I needed a side, so out came the chef's knife and potato peeler and into the Dutch oven went three Yukon gold potatoes, sliced. An hour later they were done. Had I had a bigger Dutch oven, I could have added the potatoes in the beginning for a one pot meal. Nor would carrots have been a mistake, had I decided to add them.

One fire. One pot. One meal. That is how the peasantry ate. No eight burner twenty thousand dollar stoves, no Ruffoni or All-Clad cookware.

Luard collected classic recipes and tramped around in places such as the Carpathian Mountains talking to shepherds' wives about their chicken in sour cream recipes. The book's geography spans Scandinavia all the way to the Balkan states once threatened by the Ottoman Empire. It is history, culture, ethnography. In short-it is literature, which 99.9 percent of cookery books are not.

And as for Garlic Chicken, kings could not eat better.

Monday, November 19, 2012

Necessity is the Mother of Breakfast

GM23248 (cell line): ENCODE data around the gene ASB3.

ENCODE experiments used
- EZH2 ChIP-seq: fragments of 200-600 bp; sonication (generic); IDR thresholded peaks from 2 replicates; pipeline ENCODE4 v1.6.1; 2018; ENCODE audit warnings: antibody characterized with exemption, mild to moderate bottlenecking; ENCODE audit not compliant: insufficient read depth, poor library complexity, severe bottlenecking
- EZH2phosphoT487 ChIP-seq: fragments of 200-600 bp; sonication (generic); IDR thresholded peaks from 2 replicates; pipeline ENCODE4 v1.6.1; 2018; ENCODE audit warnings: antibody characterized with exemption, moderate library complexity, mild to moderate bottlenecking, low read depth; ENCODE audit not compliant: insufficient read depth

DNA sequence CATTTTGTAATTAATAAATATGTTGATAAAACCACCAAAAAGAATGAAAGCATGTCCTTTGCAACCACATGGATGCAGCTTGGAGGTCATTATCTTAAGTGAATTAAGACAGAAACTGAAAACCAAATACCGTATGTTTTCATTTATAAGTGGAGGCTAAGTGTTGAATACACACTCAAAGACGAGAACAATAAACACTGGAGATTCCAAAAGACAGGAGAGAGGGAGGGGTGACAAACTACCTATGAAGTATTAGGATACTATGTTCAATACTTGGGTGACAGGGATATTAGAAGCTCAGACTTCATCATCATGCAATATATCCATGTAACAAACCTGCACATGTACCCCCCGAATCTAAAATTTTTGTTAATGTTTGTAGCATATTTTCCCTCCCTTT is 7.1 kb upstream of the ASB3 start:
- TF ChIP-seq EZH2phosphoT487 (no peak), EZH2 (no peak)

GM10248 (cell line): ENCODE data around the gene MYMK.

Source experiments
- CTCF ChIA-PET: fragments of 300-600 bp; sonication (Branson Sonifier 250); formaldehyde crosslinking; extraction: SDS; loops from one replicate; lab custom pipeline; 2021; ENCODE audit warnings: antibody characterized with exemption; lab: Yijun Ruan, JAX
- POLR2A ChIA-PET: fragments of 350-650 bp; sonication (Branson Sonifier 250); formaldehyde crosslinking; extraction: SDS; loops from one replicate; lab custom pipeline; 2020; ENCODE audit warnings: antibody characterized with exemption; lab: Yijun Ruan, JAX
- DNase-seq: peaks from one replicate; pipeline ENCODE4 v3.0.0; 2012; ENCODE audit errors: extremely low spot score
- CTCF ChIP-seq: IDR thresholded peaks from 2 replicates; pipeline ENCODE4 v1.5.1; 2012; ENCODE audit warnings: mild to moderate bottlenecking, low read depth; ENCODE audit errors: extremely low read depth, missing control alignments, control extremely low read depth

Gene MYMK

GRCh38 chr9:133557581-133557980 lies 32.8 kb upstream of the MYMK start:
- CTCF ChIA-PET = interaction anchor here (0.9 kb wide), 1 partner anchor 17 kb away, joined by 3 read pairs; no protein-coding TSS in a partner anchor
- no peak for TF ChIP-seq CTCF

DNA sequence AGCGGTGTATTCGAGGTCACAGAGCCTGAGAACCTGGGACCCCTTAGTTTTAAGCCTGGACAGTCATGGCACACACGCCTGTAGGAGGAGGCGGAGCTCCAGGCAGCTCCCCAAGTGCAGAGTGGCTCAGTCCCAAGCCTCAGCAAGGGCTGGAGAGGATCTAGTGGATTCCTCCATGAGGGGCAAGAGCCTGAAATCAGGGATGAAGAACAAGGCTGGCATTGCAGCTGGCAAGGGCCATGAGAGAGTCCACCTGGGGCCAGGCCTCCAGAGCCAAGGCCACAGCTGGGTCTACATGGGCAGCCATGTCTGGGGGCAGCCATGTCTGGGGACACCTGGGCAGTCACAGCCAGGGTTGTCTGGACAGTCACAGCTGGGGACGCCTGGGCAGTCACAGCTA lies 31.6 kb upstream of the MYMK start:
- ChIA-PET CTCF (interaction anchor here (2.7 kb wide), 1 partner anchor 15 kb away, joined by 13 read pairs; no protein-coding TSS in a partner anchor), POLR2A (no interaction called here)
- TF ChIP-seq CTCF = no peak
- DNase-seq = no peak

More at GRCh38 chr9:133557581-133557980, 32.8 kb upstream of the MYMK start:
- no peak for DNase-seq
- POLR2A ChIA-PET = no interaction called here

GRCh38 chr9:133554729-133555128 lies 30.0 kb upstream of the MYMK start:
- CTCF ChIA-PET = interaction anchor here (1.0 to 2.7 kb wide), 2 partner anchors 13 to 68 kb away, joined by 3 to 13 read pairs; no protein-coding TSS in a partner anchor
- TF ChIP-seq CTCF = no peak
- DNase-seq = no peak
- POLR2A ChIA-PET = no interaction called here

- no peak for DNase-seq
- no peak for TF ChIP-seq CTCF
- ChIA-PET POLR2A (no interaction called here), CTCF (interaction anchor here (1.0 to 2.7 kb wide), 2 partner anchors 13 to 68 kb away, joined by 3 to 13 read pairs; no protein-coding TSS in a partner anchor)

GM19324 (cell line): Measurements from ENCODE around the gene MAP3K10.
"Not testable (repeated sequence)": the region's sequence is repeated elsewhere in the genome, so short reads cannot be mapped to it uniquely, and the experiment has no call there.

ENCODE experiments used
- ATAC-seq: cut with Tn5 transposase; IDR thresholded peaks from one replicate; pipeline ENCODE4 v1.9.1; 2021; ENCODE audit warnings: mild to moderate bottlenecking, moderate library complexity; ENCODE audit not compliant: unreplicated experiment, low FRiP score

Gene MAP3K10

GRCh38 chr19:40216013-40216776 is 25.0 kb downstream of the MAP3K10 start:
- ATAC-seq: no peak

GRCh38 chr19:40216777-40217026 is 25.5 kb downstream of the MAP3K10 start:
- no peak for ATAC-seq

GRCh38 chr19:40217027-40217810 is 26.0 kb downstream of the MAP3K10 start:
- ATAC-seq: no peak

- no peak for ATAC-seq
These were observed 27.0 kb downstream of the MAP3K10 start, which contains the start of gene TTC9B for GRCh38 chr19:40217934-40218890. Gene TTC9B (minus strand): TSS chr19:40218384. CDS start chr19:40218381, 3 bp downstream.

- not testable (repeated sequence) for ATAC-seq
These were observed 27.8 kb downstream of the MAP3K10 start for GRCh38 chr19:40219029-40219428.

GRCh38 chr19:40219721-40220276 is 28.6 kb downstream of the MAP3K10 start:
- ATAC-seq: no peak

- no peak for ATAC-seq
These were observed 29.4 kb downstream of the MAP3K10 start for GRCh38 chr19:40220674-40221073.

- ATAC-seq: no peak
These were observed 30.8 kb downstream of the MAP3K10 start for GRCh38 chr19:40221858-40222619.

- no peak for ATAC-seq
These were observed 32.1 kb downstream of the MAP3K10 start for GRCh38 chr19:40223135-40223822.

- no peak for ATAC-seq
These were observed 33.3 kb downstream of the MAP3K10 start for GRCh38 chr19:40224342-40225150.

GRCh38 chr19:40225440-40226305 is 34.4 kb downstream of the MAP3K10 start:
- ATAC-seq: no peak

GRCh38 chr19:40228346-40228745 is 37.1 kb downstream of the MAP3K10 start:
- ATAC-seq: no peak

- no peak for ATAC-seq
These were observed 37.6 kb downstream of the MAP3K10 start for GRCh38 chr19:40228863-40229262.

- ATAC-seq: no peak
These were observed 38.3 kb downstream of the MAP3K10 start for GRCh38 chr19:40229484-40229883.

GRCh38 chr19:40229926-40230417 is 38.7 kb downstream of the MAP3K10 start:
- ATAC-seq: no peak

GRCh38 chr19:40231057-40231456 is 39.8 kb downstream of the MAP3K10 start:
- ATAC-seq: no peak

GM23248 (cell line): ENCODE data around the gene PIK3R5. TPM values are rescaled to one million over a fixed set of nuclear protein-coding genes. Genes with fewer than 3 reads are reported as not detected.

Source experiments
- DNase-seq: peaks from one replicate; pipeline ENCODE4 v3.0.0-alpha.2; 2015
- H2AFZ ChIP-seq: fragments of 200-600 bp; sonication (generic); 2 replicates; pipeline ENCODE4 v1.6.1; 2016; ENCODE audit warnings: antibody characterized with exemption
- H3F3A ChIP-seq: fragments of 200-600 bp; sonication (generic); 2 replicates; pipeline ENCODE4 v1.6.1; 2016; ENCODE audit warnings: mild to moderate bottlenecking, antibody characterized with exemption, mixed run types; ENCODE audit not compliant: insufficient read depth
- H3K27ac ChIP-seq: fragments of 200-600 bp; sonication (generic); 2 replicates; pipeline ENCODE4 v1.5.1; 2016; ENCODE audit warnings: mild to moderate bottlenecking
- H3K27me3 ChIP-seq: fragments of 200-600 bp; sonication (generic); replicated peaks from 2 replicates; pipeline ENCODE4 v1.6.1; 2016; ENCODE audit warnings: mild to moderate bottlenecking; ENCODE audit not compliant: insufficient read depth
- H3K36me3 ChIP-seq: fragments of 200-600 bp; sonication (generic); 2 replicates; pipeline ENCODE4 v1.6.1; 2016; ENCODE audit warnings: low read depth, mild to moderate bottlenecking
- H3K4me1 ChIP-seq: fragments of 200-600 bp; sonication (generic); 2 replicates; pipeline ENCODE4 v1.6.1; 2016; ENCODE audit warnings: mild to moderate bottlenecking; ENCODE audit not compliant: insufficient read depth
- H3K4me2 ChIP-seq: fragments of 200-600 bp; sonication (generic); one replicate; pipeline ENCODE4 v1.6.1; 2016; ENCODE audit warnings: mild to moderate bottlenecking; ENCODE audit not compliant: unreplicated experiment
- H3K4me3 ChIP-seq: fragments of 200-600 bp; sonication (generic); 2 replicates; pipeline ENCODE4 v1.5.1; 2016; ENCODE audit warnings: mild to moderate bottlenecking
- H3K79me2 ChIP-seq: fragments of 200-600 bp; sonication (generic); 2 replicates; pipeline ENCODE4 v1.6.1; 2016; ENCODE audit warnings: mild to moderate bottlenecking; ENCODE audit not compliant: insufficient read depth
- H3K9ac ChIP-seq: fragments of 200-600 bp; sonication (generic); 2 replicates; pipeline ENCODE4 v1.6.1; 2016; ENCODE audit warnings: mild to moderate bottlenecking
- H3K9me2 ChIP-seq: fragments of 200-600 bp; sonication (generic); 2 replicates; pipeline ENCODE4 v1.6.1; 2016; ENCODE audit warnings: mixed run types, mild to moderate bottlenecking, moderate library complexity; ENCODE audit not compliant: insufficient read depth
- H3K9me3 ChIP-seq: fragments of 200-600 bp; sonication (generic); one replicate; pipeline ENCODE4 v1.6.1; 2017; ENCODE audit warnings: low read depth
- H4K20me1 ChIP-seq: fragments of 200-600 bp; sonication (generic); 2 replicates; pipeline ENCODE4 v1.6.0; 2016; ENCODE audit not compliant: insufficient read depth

An exotic sunrise led to an interesting breakfast made from a lone banana and 2 ounces of canned green diced leftover chiles I wanted to use up. I decided to make a frittata.

A frittata starts as an omelette, then ends up in the oven.My cast iron skillet can cook on stovetop and in the oven, so I used it for this dish.

Had I added more eggs my frittata would have been fatter, but I was satisfied with my results with two eggs. This was very easy to make, with most of the work done by the food processor. And it was delicious.

Two eggs

1 tablespoon of dulce de leche or just plain sweetened condensed milk

2 ounces of canned diced green chiles

1-2 teaspoons of vanilla sugar or plain sugar depending on how sweet you want it-

1 banana

Put all in a food processor and blend till foamy. Pour into a lightly buttered hot cast iron skillet and leave on medium high heat till the eggs begin to set. Then transfer to a 375 degree oven for five to eight minutes or until the frittata is set.